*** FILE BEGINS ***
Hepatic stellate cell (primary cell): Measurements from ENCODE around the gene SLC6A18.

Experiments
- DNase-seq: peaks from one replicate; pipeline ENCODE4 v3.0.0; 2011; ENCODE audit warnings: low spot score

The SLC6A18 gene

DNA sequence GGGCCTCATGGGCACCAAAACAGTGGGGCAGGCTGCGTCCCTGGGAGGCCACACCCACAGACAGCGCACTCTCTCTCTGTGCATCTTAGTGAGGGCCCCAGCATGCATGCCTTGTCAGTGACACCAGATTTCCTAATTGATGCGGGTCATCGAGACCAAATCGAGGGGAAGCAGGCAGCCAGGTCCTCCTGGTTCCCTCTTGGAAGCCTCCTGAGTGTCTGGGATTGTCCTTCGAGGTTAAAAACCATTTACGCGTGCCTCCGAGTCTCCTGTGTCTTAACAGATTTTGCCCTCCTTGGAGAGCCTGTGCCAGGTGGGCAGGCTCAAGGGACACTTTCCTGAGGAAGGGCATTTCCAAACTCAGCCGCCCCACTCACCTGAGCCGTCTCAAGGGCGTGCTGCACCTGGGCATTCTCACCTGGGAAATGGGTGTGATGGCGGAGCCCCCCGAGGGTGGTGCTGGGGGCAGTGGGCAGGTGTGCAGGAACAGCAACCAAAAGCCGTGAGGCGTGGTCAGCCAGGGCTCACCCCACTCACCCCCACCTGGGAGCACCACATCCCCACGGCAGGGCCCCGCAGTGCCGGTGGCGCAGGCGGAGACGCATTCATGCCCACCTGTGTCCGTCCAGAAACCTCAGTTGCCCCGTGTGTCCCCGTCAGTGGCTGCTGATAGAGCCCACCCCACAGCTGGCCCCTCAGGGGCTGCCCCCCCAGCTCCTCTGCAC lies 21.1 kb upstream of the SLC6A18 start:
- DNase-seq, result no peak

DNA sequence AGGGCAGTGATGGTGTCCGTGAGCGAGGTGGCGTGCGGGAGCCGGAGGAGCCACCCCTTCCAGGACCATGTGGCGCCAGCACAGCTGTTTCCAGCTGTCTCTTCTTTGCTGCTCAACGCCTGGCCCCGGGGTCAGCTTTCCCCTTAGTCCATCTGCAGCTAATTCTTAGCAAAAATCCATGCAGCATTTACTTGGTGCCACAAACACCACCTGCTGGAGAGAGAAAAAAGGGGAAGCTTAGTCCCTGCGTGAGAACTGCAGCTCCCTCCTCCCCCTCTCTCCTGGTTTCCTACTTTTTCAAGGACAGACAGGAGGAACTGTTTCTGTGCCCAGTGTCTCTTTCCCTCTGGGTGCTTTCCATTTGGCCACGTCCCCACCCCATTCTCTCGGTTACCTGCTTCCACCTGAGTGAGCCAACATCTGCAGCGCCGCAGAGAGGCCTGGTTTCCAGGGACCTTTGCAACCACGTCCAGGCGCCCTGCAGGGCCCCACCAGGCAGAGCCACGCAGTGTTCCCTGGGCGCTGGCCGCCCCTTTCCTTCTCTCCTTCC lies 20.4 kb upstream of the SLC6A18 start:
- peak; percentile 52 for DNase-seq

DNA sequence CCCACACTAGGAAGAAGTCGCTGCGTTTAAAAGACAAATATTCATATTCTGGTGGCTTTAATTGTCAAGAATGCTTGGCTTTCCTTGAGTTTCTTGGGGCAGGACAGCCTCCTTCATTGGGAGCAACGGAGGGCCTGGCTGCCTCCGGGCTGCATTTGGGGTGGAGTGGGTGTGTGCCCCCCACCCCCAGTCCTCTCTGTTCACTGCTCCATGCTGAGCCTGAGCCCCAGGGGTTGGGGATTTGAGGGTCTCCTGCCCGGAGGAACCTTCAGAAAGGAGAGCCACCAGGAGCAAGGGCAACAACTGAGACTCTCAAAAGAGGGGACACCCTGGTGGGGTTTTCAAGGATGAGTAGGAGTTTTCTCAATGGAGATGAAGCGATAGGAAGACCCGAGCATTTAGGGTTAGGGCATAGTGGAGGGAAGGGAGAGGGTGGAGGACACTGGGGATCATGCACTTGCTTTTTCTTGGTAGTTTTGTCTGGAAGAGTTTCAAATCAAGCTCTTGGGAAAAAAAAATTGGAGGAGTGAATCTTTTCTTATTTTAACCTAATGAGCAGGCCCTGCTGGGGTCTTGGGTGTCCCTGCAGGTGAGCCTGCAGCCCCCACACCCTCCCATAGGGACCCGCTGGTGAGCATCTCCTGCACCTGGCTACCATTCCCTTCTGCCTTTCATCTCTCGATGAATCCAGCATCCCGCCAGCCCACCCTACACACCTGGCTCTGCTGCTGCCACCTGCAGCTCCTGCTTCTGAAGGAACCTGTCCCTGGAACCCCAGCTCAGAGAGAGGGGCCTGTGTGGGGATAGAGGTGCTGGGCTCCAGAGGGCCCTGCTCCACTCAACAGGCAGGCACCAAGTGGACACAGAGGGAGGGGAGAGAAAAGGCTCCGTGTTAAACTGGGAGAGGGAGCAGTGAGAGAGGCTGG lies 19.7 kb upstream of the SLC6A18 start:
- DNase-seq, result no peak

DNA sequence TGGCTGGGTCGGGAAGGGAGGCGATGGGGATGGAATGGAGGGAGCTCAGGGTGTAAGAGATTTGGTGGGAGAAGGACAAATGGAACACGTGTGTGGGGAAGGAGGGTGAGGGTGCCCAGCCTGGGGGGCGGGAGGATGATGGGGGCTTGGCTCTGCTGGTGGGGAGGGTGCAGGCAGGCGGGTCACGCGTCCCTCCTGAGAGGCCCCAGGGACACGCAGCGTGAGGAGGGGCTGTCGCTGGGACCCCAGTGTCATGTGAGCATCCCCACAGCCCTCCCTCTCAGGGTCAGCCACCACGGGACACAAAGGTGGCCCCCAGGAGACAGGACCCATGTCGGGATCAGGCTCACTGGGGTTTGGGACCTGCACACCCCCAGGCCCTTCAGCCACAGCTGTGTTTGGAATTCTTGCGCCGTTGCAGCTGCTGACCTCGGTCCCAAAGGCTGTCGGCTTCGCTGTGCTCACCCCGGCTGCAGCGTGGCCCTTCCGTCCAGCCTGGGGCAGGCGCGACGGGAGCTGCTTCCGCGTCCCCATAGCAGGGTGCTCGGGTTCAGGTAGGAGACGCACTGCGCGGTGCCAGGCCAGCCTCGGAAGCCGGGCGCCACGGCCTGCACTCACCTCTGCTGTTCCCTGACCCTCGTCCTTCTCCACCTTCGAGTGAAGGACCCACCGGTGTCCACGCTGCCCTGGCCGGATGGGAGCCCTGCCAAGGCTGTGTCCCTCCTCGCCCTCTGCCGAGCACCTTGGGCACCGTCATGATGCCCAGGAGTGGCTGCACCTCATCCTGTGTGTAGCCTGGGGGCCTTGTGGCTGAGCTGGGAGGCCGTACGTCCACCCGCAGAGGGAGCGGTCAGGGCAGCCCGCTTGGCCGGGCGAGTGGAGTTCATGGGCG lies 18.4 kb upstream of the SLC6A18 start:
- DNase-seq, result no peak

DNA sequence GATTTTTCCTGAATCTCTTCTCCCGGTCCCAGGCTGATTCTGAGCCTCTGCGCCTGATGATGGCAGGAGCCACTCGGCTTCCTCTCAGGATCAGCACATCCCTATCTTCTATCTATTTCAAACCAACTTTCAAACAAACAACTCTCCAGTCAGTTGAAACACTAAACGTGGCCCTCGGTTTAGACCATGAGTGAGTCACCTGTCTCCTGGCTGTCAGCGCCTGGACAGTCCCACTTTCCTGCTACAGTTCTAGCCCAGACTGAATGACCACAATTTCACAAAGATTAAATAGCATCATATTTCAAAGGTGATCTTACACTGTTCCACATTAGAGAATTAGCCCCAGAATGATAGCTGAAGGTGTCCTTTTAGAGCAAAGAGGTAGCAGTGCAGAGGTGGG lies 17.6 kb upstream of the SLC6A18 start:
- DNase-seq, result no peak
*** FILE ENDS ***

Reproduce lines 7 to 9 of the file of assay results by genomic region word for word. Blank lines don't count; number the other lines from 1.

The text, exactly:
DNA sequence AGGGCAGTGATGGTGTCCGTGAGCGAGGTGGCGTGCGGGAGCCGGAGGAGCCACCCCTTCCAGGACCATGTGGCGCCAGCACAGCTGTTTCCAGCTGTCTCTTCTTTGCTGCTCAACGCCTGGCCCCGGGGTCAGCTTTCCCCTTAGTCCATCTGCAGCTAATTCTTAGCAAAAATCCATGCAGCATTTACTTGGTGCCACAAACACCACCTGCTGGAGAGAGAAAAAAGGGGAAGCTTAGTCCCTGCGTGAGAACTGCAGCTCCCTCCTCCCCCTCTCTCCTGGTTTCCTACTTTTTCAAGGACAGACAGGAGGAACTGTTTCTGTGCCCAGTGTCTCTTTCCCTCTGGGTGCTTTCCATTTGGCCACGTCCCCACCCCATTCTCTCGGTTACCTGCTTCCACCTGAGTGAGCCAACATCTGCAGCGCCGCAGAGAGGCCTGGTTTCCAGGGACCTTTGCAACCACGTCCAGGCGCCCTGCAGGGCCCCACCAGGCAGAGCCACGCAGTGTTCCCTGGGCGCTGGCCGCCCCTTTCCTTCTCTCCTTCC lies 20.4 kb upstream of the SLC6A18 start:
- peak; percentile 52 for DNase-seq

DNA sequence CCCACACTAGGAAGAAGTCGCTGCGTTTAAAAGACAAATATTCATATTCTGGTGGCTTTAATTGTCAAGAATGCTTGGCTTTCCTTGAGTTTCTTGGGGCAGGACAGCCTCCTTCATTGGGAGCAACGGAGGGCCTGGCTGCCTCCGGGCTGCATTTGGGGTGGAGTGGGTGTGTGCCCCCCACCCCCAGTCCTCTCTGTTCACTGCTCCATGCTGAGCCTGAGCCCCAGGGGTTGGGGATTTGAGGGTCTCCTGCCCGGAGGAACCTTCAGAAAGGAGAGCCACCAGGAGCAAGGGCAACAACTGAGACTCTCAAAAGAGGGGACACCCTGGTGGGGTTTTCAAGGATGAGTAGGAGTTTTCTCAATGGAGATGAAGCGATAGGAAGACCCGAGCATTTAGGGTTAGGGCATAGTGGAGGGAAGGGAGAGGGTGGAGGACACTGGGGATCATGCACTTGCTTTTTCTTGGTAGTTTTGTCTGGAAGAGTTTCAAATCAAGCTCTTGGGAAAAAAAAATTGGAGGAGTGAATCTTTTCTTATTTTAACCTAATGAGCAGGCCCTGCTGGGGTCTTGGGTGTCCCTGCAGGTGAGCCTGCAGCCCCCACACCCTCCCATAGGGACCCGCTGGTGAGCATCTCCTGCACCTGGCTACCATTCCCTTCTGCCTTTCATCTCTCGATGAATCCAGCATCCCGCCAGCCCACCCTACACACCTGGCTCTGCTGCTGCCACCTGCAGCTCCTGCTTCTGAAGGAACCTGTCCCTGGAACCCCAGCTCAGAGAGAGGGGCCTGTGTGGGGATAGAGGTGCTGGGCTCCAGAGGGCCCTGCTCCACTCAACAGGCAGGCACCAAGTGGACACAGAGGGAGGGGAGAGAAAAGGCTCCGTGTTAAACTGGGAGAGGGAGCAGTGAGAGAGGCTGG lies 19.7 kb upstream of the SLC6A18 start: